OCZ prods Z-Drive to go faster
2TB and upgradable flash modules
OCZ has boosted the speed and doubled the capacity of its solid state Z-Drive as well as making it upgradable with interchangeable NAND modules.
The existing Z-Drive 1 is a PCI-e connected 256GB-1TB solid state drive (SSD) with good performance: up to 800GB/sec read, 750GB/sec write and a 500MB/sec sustained write speed for the 1TB model. One model used single level cell (SLC) flash but the others MLC (multi-level cell).
This second generation Z-Drive has a 512GB to 2TB capacity range, all of it using MLC flash. Its 1TB performance figures are up to 1.4GB/sec read and write, and 950MB/sec sustained write. These are good numbers.
We can compare performance roughly with Fusion-io and LSI PCIe SSD. A 512GB Z-Drive does up to 1.3GB/sec read, up to 1GB/sec write and up to 550GB/sec sustained writes. LSI's SSS6200 has a 300GB of SLC flash capacity and its sustained bandwidth is 1.5GB/sec for reads and 1.2GB/sec for writes. The Fusion-io 640GB SMLC flash IoDrive Duo offers 1.4GB/sec read bandwidth and 1.0GB/sec write bandwidth (32K packet size).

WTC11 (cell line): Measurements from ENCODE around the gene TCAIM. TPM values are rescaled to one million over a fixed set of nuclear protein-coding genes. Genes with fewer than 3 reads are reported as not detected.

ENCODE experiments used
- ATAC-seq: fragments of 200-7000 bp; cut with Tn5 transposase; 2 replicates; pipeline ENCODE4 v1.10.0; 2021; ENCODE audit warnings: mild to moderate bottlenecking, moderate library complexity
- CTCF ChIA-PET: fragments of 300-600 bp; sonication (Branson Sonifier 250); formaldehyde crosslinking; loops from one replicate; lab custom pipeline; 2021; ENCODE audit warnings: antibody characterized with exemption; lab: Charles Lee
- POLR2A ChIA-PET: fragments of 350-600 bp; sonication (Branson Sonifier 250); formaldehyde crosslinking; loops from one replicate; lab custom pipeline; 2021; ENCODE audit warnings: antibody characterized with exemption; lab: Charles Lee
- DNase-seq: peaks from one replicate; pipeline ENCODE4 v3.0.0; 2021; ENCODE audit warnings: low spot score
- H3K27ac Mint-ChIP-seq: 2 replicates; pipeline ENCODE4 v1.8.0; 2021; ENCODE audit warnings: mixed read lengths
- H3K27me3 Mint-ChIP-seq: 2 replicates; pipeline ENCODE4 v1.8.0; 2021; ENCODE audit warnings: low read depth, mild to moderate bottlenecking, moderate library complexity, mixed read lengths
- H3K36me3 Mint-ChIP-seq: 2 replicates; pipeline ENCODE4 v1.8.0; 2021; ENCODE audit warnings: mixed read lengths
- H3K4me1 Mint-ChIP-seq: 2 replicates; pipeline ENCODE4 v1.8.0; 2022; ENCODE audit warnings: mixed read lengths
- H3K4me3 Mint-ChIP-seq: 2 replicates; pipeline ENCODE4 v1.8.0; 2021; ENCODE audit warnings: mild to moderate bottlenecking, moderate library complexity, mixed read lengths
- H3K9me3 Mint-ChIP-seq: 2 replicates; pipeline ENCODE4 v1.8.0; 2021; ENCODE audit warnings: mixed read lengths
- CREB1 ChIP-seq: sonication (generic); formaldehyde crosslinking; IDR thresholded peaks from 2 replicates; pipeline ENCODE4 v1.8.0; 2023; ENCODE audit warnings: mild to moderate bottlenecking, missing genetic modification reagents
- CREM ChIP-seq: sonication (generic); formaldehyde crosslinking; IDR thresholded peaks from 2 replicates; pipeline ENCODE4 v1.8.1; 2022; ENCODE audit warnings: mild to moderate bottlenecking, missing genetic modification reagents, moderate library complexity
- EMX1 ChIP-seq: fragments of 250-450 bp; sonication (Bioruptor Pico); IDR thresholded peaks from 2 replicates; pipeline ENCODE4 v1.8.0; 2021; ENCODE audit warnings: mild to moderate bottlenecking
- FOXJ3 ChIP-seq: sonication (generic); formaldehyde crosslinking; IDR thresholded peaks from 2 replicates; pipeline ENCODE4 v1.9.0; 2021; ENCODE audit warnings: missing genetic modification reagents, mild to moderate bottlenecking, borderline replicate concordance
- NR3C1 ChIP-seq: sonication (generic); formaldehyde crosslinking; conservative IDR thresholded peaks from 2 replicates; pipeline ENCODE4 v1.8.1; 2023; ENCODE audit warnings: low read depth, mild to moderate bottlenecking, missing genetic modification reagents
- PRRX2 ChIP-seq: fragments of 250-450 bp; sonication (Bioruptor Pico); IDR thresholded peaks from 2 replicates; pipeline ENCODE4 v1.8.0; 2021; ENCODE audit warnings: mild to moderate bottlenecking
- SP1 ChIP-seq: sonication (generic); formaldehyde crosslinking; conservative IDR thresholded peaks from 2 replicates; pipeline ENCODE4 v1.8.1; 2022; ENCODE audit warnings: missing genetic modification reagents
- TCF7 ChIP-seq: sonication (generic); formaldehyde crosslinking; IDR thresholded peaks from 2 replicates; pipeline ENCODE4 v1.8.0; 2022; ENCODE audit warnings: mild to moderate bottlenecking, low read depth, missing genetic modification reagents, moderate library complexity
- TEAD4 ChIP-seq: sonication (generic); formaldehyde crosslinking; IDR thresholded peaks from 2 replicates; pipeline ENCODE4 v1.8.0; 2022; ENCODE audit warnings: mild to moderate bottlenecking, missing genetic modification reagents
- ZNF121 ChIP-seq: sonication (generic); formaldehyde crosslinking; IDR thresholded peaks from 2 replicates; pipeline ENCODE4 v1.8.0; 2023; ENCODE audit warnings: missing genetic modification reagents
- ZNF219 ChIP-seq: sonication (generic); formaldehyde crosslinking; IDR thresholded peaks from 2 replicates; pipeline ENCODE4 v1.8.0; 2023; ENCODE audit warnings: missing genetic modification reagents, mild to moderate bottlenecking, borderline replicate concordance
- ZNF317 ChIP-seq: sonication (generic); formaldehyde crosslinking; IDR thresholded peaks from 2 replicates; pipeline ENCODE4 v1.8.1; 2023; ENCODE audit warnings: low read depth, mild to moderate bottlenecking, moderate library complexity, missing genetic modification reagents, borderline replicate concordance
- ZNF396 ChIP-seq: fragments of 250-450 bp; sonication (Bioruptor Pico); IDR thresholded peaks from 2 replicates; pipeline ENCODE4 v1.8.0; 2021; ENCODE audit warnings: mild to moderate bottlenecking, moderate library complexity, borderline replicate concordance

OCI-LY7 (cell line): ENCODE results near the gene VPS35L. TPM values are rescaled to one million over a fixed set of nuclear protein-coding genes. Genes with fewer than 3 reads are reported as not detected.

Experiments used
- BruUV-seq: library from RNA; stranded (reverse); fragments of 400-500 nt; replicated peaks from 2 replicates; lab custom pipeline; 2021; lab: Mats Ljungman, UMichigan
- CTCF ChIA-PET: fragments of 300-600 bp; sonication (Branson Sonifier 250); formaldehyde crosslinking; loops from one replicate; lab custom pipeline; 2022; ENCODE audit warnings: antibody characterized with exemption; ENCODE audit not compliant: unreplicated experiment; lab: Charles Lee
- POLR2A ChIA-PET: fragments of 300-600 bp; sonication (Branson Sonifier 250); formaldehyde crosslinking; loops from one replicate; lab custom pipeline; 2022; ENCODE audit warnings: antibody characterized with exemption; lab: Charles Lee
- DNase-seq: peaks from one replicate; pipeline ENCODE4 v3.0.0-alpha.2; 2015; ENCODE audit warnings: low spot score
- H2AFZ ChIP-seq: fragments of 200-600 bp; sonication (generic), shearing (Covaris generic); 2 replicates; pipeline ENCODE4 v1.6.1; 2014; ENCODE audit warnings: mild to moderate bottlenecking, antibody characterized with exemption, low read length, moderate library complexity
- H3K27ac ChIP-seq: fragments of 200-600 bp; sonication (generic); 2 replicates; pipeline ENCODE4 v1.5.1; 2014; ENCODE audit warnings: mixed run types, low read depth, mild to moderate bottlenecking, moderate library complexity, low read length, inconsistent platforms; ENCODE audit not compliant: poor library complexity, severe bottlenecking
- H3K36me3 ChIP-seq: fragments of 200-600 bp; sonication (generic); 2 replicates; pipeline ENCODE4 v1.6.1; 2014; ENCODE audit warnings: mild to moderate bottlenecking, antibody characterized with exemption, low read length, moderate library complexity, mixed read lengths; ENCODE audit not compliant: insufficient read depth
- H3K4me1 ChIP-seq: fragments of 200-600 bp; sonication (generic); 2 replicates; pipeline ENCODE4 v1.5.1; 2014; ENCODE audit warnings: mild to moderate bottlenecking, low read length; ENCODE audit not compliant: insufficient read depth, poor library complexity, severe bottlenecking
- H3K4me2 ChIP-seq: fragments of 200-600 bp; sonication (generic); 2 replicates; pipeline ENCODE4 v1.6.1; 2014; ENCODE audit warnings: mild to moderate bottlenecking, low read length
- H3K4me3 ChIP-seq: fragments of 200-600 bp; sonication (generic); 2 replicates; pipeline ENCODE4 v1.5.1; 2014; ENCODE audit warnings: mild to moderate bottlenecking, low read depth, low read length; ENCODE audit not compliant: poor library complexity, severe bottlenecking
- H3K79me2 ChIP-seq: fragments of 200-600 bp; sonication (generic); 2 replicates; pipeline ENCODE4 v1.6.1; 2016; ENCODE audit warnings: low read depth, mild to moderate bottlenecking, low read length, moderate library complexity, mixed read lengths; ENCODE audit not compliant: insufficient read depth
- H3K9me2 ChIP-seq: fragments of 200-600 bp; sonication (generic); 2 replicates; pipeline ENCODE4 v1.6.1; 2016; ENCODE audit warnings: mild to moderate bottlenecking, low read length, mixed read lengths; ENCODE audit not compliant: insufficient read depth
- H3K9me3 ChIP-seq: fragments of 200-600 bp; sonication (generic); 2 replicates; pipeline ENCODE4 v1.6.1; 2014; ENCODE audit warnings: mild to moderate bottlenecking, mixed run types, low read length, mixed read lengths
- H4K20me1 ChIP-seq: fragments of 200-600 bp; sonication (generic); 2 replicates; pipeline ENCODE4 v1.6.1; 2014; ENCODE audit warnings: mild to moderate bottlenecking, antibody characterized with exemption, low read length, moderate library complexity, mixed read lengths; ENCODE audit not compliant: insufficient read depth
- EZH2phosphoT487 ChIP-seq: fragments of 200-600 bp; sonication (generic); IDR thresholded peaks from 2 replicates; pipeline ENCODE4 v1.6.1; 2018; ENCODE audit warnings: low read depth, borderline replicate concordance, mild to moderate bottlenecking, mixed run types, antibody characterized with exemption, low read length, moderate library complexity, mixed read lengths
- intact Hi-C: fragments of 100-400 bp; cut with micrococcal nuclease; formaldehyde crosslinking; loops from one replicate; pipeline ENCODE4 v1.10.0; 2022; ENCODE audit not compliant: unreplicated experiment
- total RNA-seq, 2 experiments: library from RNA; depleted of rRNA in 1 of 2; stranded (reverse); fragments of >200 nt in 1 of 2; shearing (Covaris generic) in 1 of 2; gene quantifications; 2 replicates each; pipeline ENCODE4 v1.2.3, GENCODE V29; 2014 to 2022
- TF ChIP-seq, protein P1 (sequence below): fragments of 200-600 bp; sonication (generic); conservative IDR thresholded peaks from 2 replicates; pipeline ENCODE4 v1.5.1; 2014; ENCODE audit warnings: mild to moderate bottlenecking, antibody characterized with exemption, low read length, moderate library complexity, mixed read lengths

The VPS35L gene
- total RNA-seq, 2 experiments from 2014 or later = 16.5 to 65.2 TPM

The Z-Drive is slower than both the Fusion-io and LSI products but its capacity does go up to 2TB with the p88 product. There are also p84 and m84 products which have a 256MB-1TB capacity range.
The first iteration of the Z-Drive used permanent surface-mounted NAND. Z-Drive R2 NAND modules are carried on a daughter card, with four hot-swappable modules. These can be replaced, a feature which OCZ says is unique. Duff modules can be replaced in the field and hopefully when higher-capacity modules are available they could be used to replaced the existing ones. Today's 2TB Z-Drive could then likely become a 4TB one
OCZ says its the only bootable PCIe SSD available as well. The product has 8 PCIe lanes and either 4 or 8 SATA lanes. It has either an 8-way or 4-way RAID 0 configuration and uses Indilinx controllers and a 512KB cache. These are standard specs - OEMs can get customised versions.
There will be a three-year warranty. OCZ says the product is going to enter mass-production and isn't releasing pricing and specific availability data yet. Hexus speculates that the 2TB version could cost around £4,000. ®